Cougars pull away from Western Oregon
PULLMAN – There is one opponent that seems to wear down college basketball players with a mind-numbing consistency.
“I’ve been doing this for a few years now and I sincerely cannot remember feeling good coaching a game right after finals,” Washington State coach Ken Bone said Sunday evening.
And that was after his Cougars had won their fifth consecutive nonconference game, a seemingly easy 66-42 decision over Western Oregon before a student-deprived crowd of 2,318 at Beasley Coliseum.
But the Division II Wolves, members of the Great Northwest Athletic Conference who came in on a nine-game winning streak, gave Washington State a test for the first 20 minutes.
When the teams headed to the locker room at half, WSU (7-4) led just 28-25 and had more turnovers against WOU’s matchup zone (10) than baskets (nine). Even though finals ended Friday, the Cougars knew that math wouldn’t earn a passing grade.
“We didn’t play with the energy we needed to,” Bone said, “but the turnovers were very disappointing. I forget exactly how many we had at halftime, but it was too many.”
The Cougars came in averaging 15 a game and that carelessness was intensified early by the introduction of three players who hadn’t played much during their recent win streak.
With the return of Abe Lodwick, out all season with a broken foot, Mike Ladd, out five games with a sprained thumb, and Faisal Aden, out three with a concussion, the Cougars’ rotations changed, with the trio combining for 26 first-half minutes.
“It’s always a new challenge when you’re bringing a guy back into the mix, but when you’re bringing in three guys back in, it can disrupt the continuity of what’s been going on,” Bone said.
Western Oregon (9-2) also had a hand in the disruption, with the Wolves’ three-, four- and sometimes five-guard sets pressuring WSU into failed decisions.
All that changed at halftime. The Cougars began operating their offense closer to the rim – they had 11 attempts within a foot in the second half – and the shots began to fall.
With Marcus Capers leading the way with nine points – the first time the senior has led WSU in scoring – on four dunks and a free throw, and 6-foot-10 Charlie Enquist making all three of his attempts, WSU converted half its field goal attempts, including 13 of 23 after halftime. The Cougars also had just five turnovers.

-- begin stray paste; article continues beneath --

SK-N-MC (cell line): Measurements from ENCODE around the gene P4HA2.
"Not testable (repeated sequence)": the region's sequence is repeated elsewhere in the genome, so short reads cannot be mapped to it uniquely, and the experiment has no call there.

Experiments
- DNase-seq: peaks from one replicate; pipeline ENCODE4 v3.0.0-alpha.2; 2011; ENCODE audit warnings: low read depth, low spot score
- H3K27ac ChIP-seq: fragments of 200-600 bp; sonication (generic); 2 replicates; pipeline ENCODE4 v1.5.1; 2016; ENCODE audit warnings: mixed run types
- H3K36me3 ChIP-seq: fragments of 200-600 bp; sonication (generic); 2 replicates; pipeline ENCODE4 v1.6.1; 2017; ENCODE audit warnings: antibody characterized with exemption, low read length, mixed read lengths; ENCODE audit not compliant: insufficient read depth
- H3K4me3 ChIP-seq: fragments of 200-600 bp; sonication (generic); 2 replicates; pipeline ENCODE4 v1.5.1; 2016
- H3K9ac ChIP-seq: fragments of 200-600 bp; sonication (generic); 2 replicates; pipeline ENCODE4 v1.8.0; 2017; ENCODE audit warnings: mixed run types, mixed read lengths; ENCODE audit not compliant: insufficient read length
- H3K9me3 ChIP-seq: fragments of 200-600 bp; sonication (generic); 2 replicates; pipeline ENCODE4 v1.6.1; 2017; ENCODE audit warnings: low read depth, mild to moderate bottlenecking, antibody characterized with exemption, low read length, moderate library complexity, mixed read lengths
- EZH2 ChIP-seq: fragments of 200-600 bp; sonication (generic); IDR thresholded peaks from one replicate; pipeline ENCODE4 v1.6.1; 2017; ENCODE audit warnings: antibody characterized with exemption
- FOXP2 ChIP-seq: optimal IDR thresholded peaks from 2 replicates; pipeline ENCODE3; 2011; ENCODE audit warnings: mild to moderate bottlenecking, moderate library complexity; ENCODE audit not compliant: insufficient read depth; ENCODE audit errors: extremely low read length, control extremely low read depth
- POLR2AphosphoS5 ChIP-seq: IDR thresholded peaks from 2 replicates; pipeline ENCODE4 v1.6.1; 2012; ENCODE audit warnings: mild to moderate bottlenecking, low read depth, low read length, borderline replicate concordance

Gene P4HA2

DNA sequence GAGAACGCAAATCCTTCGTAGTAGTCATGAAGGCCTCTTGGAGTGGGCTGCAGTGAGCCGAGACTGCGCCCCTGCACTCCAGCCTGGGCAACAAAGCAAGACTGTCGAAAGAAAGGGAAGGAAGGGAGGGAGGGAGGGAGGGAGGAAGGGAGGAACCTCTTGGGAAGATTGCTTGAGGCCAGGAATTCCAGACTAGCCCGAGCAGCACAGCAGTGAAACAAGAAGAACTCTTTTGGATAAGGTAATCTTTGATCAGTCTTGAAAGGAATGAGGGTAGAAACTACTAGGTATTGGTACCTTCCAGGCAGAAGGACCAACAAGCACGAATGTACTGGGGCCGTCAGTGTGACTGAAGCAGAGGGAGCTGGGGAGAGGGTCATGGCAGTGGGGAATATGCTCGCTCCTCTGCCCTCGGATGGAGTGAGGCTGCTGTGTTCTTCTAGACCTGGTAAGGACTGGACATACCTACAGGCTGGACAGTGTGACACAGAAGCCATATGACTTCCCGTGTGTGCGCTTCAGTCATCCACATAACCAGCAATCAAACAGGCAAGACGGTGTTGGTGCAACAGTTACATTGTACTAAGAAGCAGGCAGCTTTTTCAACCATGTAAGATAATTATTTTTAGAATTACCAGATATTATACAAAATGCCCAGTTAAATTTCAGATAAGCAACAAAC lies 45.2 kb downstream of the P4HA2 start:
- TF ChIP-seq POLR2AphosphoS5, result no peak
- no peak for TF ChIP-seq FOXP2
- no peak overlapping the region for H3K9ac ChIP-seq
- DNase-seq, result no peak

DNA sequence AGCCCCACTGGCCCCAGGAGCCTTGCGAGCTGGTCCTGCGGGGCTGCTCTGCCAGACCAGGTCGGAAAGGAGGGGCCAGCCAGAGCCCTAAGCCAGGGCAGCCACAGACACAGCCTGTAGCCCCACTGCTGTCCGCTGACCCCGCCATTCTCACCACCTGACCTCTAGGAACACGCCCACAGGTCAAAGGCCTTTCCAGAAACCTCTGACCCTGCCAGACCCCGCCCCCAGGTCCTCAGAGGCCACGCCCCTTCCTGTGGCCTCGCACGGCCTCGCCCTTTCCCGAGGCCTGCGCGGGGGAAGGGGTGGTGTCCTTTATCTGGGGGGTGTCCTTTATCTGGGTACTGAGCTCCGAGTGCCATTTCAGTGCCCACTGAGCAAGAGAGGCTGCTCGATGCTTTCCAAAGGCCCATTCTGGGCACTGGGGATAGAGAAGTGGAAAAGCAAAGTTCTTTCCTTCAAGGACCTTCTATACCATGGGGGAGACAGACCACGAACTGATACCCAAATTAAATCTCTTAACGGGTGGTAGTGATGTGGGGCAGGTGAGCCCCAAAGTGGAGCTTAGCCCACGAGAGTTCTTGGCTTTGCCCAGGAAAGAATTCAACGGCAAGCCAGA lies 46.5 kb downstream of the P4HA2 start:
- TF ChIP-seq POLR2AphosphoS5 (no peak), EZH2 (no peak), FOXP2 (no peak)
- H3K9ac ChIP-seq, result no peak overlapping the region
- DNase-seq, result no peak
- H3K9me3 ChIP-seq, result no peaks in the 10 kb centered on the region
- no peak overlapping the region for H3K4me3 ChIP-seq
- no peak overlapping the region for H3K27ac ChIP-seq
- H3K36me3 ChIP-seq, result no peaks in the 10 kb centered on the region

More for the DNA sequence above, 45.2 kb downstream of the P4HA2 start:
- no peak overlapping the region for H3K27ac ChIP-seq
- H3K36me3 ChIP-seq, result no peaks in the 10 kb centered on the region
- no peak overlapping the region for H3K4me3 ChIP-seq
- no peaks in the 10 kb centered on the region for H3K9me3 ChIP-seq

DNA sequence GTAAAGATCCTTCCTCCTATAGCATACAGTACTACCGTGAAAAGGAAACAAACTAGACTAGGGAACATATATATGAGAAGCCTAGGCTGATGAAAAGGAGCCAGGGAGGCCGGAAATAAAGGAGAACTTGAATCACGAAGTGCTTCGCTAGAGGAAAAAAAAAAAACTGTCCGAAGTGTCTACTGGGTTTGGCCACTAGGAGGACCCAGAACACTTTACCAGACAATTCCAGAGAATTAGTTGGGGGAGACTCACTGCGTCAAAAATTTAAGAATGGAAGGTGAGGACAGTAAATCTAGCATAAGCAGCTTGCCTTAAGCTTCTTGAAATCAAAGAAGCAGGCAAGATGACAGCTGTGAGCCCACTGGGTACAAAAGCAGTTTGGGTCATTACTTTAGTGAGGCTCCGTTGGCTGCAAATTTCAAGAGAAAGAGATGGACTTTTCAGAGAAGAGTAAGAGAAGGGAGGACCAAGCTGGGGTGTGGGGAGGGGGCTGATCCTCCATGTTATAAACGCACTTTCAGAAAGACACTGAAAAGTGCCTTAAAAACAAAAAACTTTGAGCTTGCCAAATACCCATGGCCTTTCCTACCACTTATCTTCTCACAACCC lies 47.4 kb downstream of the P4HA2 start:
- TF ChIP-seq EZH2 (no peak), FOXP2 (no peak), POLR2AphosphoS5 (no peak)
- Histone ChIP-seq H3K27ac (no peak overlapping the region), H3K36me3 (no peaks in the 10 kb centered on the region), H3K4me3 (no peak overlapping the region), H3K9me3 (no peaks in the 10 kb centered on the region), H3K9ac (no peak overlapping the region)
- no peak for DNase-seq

“The second half we were more poised,” Capers said. “We had seen (the WOU zone), so we moved the ball and attacked more.”
Post D.J. Shelton exemplified the attack philosophy late, switching out and blocking a 3-pointer, gathering in the loose ball and going coast-to-coast, though the finish wasn’t pretty.
“It looked to me like he lost his balance, threw it up and it went through the hoop,” Bone said of Shelton’s last of seven points.
Very little of what Western Oregon threw up in the second half went through the hoop, as the Wolves, who won in the Bay Area on Saturday afternoon and didn’t arrive in Pullman until noon Sunday, missed 19 of 23 second-half shot attempts.
“I think they just ran out of gas,” Bone said.
Western Oregon was still within nine with nearly 13 minutes left before the tank ran dry. A 15-2 run – including Lodwick’s first bucket of the year, a 24-footer from the top – ensured the Cougars could coast to the finish line.
WSU 66, W. Oregon 42
Percentages: FG .261, FT .667. 3-Point Goals: 4-17, .235 (Troxel 1-1, Long 1-3, Veal 1-4, Wheadon 1-6, Freelander 0-1, Nelson 0-1, McGill 0-1). Team Rebounds: 2. Blocked Shots: 2 (Veal, Nelson). Turnovers: 18 (Wheadon 3, Troxel 3, Gehring 3, White 3, Freelander 2, Veal, McGill, Nelson, Long). Steals: 7 (Wheadon 4, Freelander, White, Long). Technical Fouls: None.
Percentages: FG .500, FT .591. 3-Point Goals: 9-22, .409 (Ladd 2-2, Lacy 2-6, Lodwick 1-1, Kernich-Drew 1-3, Moore 1-3, Aden 1-3, Simon 1-4). Team Rebounds: 3. Blocked Shots: 4 (Shelton 2, Motum 2). Turnovers: 15 (Motum 3, Aden 3, Lacy 2, Ladd 2, Capers 2, Moore, Shelton, Kernich-Drew). Steals: 5 (Ladd 2, Motum, Moore, Lodwick). Technical Fouls: None.
Halftime—WSU 28-25. A—2,318.